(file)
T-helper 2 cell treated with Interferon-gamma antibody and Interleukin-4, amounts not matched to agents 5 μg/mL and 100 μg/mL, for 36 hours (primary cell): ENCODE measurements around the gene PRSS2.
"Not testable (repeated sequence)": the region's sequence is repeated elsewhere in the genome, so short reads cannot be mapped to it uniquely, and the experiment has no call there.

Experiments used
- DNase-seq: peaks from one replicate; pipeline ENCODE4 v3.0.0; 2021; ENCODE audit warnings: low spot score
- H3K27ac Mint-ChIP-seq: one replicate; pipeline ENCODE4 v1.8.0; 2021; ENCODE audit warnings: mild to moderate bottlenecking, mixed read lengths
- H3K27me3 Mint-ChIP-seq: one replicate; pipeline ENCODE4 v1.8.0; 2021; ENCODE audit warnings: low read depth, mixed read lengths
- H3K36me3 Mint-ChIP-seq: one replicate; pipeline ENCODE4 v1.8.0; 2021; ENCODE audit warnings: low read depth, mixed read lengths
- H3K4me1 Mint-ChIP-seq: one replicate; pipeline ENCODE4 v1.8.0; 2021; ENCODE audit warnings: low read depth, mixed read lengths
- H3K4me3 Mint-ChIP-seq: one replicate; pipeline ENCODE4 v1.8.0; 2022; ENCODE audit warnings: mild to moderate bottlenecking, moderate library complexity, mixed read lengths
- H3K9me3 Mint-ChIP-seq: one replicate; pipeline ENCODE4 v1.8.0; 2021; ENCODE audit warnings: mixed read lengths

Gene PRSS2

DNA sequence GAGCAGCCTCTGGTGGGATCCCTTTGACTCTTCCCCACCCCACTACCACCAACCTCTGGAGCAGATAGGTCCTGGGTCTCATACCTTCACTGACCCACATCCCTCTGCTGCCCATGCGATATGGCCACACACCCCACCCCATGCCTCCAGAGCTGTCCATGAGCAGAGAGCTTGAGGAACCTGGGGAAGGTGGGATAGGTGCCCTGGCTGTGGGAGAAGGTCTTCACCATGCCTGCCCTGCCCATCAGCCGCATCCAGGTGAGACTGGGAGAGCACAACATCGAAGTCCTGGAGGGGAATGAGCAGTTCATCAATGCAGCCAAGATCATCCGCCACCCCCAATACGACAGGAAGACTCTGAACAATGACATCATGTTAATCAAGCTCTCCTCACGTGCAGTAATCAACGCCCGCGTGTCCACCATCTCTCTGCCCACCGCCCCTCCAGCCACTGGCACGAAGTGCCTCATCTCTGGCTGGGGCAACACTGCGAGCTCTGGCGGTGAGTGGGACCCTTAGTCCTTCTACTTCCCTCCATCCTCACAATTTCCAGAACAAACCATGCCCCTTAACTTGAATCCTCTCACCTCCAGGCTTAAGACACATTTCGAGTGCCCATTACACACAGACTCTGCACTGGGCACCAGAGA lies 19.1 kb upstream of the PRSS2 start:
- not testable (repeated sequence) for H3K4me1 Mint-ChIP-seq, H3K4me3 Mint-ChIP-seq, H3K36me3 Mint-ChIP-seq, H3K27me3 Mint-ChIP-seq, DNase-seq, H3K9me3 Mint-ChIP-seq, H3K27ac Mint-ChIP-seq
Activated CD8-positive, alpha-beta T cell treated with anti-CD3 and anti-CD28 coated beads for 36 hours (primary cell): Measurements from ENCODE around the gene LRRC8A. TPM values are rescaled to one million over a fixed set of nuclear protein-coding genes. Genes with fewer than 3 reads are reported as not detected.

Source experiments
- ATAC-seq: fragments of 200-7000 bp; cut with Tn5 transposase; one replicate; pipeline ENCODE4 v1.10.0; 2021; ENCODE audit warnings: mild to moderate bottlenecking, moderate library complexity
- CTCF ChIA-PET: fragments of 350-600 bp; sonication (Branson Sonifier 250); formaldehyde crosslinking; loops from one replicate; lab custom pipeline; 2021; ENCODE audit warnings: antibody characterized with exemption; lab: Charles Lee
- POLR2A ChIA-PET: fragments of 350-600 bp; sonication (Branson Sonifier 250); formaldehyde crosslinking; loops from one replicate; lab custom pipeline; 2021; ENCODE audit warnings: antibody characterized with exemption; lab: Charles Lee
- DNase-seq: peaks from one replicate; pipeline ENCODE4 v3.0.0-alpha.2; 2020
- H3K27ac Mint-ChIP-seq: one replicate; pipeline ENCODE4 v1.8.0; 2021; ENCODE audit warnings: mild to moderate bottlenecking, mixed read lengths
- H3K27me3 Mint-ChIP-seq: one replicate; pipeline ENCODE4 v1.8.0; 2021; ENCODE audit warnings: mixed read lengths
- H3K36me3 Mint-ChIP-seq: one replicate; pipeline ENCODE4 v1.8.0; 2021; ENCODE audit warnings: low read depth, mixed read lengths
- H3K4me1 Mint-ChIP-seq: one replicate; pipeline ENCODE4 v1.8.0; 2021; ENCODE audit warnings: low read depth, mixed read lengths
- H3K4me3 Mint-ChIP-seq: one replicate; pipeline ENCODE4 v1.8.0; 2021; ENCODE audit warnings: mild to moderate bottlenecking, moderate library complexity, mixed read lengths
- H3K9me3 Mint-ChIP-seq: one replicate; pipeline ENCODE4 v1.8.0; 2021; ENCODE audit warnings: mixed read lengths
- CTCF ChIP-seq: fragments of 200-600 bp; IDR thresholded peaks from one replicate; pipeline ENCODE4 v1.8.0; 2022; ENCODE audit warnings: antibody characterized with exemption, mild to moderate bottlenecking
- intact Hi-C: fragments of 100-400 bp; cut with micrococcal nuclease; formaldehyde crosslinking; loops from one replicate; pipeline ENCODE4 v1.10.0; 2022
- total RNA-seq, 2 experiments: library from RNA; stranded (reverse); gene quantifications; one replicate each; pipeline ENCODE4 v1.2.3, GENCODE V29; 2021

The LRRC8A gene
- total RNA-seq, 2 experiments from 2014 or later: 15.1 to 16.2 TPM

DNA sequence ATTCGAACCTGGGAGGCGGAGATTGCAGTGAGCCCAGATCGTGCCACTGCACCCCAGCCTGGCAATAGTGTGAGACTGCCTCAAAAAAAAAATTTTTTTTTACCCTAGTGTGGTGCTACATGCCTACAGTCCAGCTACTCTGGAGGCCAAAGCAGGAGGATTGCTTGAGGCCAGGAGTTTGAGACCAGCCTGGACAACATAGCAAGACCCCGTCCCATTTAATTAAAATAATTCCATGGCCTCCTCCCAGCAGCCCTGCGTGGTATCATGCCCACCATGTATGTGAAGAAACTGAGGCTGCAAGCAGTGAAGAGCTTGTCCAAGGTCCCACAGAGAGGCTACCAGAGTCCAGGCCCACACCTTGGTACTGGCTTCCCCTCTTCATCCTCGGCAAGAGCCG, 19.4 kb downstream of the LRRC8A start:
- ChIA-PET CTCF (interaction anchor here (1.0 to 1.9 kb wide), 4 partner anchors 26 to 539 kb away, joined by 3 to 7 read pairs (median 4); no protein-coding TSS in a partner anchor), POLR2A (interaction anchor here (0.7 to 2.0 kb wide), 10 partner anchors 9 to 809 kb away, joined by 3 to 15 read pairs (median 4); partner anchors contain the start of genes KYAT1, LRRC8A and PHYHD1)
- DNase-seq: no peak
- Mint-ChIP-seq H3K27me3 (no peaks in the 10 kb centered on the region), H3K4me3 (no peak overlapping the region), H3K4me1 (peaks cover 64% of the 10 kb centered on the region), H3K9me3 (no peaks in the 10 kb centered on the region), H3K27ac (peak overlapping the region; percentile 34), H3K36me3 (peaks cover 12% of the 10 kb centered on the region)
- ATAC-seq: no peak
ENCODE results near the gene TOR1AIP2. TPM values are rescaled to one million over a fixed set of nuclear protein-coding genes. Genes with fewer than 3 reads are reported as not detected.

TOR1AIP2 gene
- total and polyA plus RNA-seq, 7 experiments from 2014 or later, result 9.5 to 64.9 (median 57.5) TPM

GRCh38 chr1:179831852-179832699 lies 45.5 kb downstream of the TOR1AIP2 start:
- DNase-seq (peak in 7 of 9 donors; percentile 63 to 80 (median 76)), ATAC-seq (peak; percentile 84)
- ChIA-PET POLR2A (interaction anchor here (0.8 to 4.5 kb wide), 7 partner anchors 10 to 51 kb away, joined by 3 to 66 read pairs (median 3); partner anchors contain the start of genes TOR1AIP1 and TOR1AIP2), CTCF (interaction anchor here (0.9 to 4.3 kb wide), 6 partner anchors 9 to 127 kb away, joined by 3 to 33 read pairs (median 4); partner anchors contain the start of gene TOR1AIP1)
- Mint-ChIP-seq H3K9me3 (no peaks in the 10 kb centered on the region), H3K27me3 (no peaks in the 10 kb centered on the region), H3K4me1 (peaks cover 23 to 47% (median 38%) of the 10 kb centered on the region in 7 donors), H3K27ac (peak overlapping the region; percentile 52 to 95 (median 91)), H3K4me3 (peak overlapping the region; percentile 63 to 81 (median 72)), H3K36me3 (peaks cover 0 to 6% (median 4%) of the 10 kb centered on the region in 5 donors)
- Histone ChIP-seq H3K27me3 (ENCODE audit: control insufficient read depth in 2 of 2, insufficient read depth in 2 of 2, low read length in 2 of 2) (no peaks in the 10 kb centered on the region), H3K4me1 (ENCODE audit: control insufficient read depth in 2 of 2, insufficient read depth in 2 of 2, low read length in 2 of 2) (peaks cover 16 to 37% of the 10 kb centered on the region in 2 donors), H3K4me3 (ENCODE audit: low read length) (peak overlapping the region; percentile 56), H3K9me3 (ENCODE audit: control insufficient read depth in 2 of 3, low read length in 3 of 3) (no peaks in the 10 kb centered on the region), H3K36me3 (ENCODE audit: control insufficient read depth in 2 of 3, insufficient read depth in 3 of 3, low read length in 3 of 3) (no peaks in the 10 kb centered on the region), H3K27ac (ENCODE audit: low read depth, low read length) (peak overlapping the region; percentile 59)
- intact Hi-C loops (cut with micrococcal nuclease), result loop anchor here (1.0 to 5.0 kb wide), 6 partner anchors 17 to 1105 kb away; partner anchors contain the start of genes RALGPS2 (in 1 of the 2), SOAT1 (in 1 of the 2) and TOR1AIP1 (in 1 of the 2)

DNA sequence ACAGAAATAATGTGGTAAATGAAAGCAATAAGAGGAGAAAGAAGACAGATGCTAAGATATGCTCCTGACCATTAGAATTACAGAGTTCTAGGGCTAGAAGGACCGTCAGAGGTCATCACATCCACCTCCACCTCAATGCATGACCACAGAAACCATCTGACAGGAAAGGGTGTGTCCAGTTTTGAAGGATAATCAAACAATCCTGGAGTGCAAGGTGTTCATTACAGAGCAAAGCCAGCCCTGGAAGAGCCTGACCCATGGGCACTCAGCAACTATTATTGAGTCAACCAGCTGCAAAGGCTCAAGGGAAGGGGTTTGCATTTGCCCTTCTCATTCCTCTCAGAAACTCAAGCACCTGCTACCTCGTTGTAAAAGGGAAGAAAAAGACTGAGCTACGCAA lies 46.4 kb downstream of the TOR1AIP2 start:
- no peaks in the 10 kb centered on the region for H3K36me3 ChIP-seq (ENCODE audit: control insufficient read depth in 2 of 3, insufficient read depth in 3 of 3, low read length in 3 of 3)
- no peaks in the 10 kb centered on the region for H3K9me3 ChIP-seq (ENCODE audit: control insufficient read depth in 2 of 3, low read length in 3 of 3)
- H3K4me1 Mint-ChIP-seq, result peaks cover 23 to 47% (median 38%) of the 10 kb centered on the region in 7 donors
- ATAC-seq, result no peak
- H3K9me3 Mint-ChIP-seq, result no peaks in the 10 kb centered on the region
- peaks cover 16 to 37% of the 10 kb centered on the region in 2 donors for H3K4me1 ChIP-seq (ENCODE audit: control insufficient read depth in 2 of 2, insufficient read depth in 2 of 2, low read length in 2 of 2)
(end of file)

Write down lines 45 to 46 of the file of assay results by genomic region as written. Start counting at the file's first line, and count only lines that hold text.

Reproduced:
DNA sequence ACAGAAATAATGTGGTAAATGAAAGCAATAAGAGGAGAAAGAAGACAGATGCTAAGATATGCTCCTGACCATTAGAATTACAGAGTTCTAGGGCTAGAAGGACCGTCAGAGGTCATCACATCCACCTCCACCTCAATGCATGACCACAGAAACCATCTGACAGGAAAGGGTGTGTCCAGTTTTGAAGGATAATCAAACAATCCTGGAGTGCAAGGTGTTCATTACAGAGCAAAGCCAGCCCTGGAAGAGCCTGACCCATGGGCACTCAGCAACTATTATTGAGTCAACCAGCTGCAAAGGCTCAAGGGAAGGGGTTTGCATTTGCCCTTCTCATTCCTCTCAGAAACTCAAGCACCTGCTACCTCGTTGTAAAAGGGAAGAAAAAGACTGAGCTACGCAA lies 46.4 kb downstream of the TOR1AIP2 start:
- no peaks in the 10 kb centered on the region for H3K36me3 ChIP-seq (ENCODE audit: control insufficient read depth in 2 of 3, insufficient read depth in 3 of 3, low read length in 3 of 3)